Today I’d like to make a point about record grading, an essential instrument for trading records when both seller and buyer can’t make it possible to be in the same place at the same time to make their deal.
Decades ago a record-collector magazine, Goldmine, installed their Goldmine record grading system wich has become the standard language in describing the condition of (particularly used) records. Discogs.com uses the same standards as nearly every experienced record person does – more or less. Only some little differences exist (as where you have an “EX” between NM & VG+ or whether can put ++ or – behind the condition term or not) which dosen’t make it easier … but that is fine adjusting of a more advanced level i don’t feel the need to discuss here.
The term “mint” by the way is adapted from another gang of nerds, the coin collectors. For non-native english people: Mint is the place where coins are being pressed, not the herb (as i thought for a long time). The term means nothing but fresh out of the production.
A little listening lession concerning the grading system:
By the nature of capitalism the seller of a record always tends to describe his record very positive – while buyers on the other hand are often quite tight. A totally unplayed record almost for free is basically the secret buyers hope on every record-hunt, let’s be honest.
So by nature it’s often a difference of what arrived your mailbox and what you hoped to do so. The tradition of the seller up-polishing the describtion of the offered item is so old that the language of describing a record basically shifted out of space ever since. What is termed a “Good” record is hardly enjoyable if even playable, a “Very Good” piece of vinyl sounds most of the times quite bad and a “Very Good Plus” record is actually the lowest existing grade where you can expect a record that sounds: good. Record nerds are used to that language but most certainly it is nothing else but absurd.
Another factor of different grading is the listening equipment. It can be a huge difference to hear the same record on two different setups in general. According to the wear of a record it’s maybe even more drastical. With a real bad equipment you might not hear too much of the whole recording at all, now less than ever the treble (where the pops, scratches and crackles are mainy located in the frequency spectrum). We have here: worn stylusses, portable kiddie turntables and supermarket stuff of the Crosley or Silvercrest league, damaged loudspeakers or bad headphones to listen, or simply a lot of dirt on the needle-tip and in the record grooves and no $1.00 spent on a simple micro fibre cloth to clean the record at least a bit.
On top of that there is an issue with the stylus shape. A variety of different shapes exist. Every stylus type contacts more or less at another region in the record groove. So, for example: if you have some surface scratches it might sound better with a more spiky cartridge type that dips deeper into the groove wile some dust and pressing remains down there might be more evident with the same thing. (More about the styus topic in general and especially for dj concerns here)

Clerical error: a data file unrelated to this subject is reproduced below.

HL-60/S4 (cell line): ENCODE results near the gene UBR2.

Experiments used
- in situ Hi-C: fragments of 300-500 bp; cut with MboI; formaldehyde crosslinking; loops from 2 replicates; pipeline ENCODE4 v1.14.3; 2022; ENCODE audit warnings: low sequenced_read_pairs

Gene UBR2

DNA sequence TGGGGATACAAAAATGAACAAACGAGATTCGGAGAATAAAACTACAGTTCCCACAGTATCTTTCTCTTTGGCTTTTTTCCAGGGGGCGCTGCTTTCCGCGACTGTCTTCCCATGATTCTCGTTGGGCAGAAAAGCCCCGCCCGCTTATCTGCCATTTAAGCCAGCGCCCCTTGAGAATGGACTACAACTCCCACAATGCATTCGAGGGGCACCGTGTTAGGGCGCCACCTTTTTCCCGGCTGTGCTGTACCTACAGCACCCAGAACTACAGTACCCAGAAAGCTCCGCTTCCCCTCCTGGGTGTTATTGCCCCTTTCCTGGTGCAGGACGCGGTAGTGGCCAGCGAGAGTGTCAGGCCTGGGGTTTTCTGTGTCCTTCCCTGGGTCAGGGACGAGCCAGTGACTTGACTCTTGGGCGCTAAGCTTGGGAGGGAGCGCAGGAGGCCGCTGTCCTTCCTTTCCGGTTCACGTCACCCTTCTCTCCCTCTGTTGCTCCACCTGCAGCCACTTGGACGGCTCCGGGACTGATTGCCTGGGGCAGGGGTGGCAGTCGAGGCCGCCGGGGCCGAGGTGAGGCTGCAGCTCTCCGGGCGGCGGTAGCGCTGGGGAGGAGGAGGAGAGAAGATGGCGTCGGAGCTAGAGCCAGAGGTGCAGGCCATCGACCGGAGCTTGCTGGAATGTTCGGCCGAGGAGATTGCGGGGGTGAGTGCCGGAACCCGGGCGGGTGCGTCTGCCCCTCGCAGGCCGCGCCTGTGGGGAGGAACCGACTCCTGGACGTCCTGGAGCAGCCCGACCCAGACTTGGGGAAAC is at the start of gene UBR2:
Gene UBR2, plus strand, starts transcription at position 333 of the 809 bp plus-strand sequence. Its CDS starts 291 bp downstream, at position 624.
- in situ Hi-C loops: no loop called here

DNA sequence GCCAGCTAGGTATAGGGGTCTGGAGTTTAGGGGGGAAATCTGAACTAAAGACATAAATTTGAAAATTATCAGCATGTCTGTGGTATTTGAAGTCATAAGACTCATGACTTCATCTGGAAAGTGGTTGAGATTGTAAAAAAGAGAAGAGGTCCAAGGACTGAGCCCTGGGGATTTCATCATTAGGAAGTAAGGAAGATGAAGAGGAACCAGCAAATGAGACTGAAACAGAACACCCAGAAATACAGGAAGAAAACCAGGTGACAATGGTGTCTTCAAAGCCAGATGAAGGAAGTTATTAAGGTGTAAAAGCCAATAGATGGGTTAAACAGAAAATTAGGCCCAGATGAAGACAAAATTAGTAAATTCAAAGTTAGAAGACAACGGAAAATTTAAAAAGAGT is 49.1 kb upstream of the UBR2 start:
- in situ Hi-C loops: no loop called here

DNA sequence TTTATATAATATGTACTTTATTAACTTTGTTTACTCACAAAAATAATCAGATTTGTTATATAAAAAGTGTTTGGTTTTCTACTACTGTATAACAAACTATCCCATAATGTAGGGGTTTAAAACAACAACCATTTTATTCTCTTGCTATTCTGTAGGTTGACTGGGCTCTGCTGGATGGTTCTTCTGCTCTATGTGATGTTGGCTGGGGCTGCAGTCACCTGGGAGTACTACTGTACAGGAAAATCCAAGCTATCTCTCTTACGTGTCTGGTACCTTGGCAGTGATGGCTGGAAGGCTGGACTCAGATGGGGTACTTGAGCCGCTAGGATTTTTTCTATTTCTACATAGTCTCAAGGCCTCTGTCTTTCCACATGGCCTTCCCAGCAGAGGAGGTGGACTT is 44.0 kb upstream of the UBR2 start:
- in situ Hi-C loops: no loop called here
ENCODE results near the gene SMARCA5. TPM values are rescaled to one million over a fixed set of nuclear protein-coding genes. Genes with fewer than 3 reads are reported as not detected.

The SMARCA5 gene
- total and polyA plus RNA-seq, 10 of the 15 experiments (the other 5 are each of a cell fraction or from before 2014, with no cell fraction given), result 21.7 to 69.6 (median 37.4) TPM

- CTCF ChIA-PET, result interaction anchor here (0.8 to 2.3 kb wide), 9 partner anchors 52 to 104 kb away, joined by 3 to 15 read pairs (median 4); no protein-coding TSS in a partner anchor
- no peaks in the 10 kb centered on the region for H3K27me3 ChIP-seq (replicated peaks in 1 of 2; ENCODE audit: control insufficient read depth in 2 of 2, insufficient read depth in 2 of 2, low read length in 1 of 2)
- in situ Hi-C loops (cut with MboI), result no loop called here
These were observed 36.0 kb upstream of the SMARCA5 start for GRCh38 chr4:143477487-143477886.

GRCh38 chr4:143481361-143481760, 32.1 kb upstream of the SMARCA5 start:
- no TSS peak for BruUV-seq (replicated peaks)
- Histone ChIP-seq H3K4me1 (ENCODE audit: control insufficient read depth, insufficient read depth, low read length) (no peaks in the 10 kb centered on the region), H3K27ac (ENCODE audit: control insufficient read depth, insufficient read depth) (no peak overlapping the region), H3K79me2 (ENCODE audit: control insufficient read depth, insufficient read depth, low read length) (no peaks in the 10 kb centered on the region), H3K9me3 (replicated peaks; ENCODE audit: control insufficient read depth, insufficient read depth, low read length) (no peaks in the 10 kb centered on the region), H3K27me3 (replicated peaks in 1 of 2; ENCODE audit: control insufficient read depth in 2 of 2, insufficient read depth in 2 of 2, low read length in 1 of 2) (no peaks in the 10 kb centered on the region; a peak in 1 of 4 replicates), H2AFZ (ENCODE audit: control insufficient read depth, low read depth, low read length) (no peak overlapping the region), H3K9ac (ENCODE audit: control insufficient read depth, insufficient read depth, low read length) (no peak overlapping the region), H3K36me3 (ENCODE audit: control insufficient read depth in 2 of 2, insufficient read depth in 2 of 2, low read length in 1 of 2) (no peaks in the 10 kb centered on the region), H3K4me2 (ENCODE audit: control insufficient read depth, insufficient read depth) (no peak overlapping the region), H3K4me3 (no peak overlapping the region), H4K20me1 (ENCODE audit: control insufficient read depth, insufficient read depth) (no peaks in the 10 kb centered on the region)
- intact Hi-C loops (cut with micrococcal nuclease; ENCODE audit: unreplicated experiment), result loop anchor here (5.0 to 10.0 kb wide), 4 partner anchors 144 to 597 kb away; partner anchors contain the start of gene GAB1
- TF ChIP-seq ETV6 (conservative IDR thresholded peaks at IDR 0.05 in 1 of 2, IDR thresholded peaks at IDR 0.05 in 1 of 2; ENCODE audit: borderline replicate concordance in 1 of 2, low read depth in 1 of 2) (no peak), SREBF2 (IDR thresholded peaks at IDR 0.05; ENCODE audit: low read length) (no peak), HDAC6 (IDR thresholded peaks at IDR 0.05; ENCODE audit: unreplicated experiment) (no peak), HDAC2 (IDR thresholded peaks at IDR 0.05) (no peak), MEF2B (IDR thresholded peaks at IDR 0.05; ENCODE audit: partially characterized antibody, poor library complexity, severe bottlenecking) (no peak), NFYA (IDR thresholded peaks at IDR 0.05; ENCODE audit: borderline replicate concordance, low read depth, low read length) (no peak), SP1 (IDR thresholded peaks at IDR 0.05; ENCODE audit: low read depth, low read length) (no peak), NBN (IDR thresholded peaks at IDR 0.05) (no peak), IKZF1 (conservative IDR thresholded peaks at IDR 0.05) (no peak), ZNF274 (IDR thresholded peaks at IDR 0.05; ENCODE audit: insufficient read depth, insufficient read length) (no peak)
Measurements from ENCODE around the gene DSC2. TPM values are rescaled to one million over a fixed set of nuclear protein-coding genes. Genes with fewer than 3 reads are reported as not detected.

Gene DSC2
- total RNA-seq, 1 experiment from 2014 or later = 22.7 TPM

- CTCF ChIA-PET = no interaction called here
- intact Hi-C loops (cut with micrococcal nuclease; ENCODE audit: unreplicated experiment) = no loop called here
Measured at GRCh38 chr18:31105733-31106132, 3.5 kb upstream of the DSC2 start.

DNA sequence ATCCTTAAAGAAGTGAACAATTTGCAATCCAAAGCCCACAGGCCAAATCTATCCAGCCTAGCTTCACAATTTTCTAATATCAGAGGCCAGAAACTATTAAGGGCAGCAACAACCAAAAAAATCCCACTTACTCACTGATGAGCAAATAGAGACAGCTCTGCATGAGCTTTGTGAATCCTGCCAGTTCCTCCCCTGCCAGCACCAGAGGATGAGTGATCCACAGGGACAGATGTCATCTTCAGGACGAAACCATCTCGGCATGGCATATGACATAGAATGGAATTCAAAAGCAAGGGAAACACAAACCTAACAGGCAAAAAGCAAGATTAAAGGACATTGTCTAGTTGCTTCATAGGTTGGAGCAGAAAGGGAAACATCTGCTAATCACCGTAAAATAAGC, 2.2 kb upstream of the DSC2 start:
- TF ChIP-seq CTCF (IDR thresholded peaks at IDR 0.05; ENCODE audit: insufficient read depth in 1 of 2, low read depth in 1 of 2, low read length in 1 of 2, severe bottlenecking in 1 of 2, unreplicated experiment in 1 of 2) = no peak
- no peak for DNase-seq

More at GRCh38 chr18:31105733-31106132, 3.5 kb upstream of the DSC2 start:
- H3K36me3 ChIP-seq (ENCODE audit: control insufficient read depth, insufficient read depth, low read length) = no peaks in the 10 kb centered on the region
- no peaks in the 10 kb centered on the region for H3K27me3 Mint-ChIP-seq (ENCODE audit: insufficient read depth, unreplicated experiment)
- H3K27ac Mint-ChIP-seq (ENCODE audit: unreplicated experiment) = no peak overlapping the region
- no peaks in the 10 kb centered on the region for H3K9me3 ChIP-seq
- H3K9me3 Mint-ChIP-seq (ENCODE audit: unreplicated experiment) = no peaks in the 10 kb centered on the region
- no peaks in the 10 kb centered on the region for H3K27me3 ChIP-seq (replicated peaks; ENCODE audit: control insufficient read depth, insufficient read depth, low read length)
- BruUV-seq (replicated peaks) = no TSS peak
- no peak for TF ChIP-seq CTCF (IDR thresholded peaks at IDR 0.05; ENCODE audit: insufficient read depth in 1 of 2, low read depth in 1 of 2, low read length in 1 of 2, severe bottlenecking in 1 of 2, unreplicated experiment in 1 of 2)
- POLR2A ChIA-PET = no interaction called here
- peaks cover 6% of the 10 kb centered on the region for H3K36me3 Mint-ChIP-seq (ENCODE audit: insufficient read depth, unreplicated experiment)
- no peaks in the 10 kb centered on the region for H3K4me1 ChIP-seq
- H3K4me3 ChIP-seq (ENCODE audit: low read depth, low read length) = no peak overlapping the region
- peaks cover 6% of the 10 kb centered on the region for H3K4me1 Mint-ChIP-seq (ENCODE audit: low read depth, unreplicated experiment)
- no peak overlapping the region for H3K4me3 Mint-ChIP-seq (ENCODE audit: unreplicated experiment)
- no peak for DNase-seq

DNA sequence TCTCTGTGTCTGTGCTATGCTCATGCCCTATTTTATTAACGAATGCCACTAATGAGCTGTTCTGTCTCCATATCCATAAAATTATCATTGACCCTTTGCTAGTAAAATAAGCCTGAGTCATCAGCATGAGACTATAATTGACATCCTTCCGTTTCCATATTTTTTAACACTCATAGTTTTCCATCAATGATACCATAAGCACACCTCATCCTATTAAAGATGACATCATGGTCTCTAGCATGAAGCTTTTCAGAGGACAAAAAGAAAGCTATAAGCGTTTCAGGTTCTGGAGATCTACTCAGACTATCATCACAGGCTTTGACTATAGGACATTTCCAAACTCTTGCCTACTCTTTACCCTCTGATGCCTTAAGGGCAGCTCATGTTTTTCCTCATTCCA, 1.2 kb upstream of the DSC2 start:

Another piont i wanted to make: There’s an evident problem with the Goldmine / Discogs system. Sellers often do grade the visual state of the label and the record together as the condition of the record itself, especially when it comes to 45’s. Although I’m a big fan of nice labeldesign, I prefer to listen to music instead of getting exited about how “minty” a recordlabel is. Especially 45’s are claimed to be in a top contition because they look top. Maybe it might be much better to change the system of grading from: first record, than cover into: first sound, then sight! (cosmetic looks of the record all tgether with cover and any poster-gadgets or whatever else you lp freaks ever may expect in your record-foldout-envelopes)
We’re all attracted by disaster stories, so here’s one! To get a picture how this record grading can get way out sometimes (actually one of my top 3 of the worst experiences in those nearly four decades of buying mail order records now)
This copy of “Jah Woosh – Love I Version” was sold on Discogs as a VG+ condition, wich claims: “Defects should be more of a cosmetic nature, not affecting the actual playback as a whole”
The pictured 45 was already cleaned with a vacuum record cleaning machine. Before It had a strange smeer in the grooves but the scratches certainly did remain. This is how it sounded freshly cleaned and played on decent equipment.
But enough sensation here. I think there’s no way at all to really 100% standartize the grade of recordwear, but I think we all should make our efforts for keeping the standards as good as we can. It is a communication tool and I am not looking forward to the point where a “Double Mint with three stars” record is the only piece of not totally rotten crap record you can buy.